The village will raise it!

Born 14 September 2019 – The village will now raise it!!

We had a fantastic launch on 14 September at the Napier Soundshell.

Well over 700 people through and everything gone by 3pm (2pm start time).

However, as totally awesome as that was, I knew this was just the beginning.

We need 5000 or more traps in the community to start making an impact, and although I’m confident we can deliver those traps/tunnels, the kaitiaki rests with the communities of Hawke’s Bay.

PFUHB is an enabling organisation.

We’re looking to take the pain points from people to get more closely involved in their community and connect with Biodiversity in general; trapping rats, though not the obvious starting point, has proven across the country to be a great way to achieve this.

We aim to take care of funding, materials, sponsorship, tunnel design, trap choice (s) and trapping strategy as well as providing a base network for socialisation and acceptance of a Predator Free status for Urban Hawke’s Bay. How cool is that!

We also aim to have local communities create their own flavour – because we’re all different and one size doesn’t fit all.

However, it takes a village – actually it will take 100’s of villages – to raise this ‘baby’ (and put an end to Rat babies)

Too good not to post – taken last weekend whilst walking Te Mata

As a rough summary of some of the great stuff that has happened since launch (not complete by any means):

Jervoistown has been the quickest community to assemble and engage at a very high level. I hope to have over 100 tunnels/traps on the ground within the next 3 weeks. This has been a tremendous initiative led by Julie Thomas and supported by ‘a village’ (I will do a separate post on Jervoistown in coming weeks)

Havelock North, through the initiative of Michelle Hicks and Paul Terry, is underway with planning their launch for early November. We aim to have at least 400 tunnels and traps to issue and with the enthusiasm and support of Carl Vose at Havelock High School and others they now have the means to achieve it.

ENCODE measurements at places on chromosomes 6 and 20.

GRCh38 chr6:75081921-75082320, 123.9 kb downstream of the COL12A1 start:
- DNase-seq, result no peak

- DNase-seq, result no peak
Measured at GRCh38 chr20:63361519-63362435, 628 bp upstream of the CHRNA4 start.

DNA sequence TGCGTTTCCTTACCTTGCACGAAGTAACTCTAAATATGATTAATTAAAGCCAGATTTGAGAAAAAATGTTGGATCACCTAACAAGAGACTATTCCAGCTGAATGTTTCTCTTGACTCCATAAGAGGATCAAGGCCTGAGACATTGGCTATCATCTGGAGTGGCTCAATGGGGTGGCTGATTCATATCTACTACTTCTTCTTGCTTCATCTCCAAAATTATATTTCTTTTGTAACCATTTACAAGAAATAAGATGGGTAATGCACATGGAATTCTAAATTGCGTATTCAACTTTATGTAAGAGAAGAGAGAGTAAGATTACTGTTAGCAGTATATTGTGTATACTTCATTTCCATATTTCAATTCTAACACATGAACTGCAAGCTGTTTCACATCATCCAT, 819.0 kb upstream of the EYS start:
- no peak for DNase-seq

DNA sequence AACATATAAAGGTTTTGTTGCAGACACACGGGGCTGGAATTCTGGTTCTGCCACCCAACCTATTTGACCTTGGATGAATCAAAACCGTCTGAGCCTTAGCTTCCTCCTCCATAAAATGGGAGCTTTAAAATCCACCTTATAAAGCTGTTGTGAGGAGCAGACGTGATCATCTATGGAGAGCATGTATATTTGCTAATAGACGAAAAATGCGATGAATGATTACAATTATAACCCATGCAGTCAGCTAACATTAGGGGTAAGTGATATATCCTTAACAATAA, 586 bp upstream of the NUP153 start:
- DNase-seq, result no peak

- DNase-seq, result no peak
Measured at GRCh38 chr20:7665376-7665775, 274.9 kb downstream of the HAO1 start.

Tim McVeagh from Pirimai put up his hand to help build tunnels and help co-ordinate that region – in addition to stepping into the breach the very next day to help me knock out another 250 kits.

Tim Race is ready to run a group in Onekawa and has already had each of his class assemble a tunnel.

Ros Stewart and Lyndsey Swann have thrown in their support to rally people in part of the Bluff Hill area.

Sharelle Creswell at Top 10 Holiday Park in Hastings is hoping to start a community around her area once through a busy schedule.

I have similar offers from Haumoana and Taradale and several other areas around the hill in Napier – and trust me if I haven’t caught up to you, or got back to you – I’m trying!

I have several schools already engaged – and for me these are the most exciting and rewarding of visits.

It’s a blast!

However, we can’t have too many volunteers and in particular we need people to act as a hub within their community and coordinate maybe 50 or 100 traps (most of it remotely – nudging emails, connecting with PFUHB for more materials etc.). It’s not hard work – in fact I pretty much guarantee you will find it very rewarding.

Please connect if you would like to get involved – in particular in the Hastings area.

What’s next?

We aim to have a launch in Havelock North – probably the 9th November – final details t.b.a.

A launch in Hastings at the end of November – final details t.b.a.

We are moving to a redesigned tunnel and more trap selections (base model free, other ones at a cost to user)

Tumu timber are moving into a specialised production phase for us and we expect to be able to hit 1500 tunnels out in the community by year end.

The database from the Napier launch has been punched in thanks to Sue Calcinai from Redcliffe homestead this week and I encourage everyone to now register join our group and load their trap and catches – it’s all we ask for making the tunnel and trap free.

Generally where are we going?

Stage 1 Make traps available.

Stage 2 Engage communities across the bay to embrace and care for the use of those traps.

Stage 3 Educate people in their use and make trapping predators as common and accepted as mowing the lawn (probably make it more accepted and more fun).

Stage 4  Communities celebrate a new connectedness and shape their own biodiverse future, with new vigour and understanding

In some places we haven’t got to stage one in other places (Jervoistown) we’re at stage 4 already!

If we haven’t got to your community yet – we’re coming – or simply invite us in.

If you (by ‘you’ we mean a community of 20 or more people who want to get a programme underway) and can’t wait, then you’ll make our day – let us know and we’ll see what we can fast track things in your direction.

Thanks for all your support thus far – and remember if you have a trap – apart from baiting and monitoring it – the best thing you can do is encourage your neighbors and friends to get on board too.

Remember Rats are like sesame seeds in a colander – until we close all the holes they just run straight through.

Come on neighbor join the fun…

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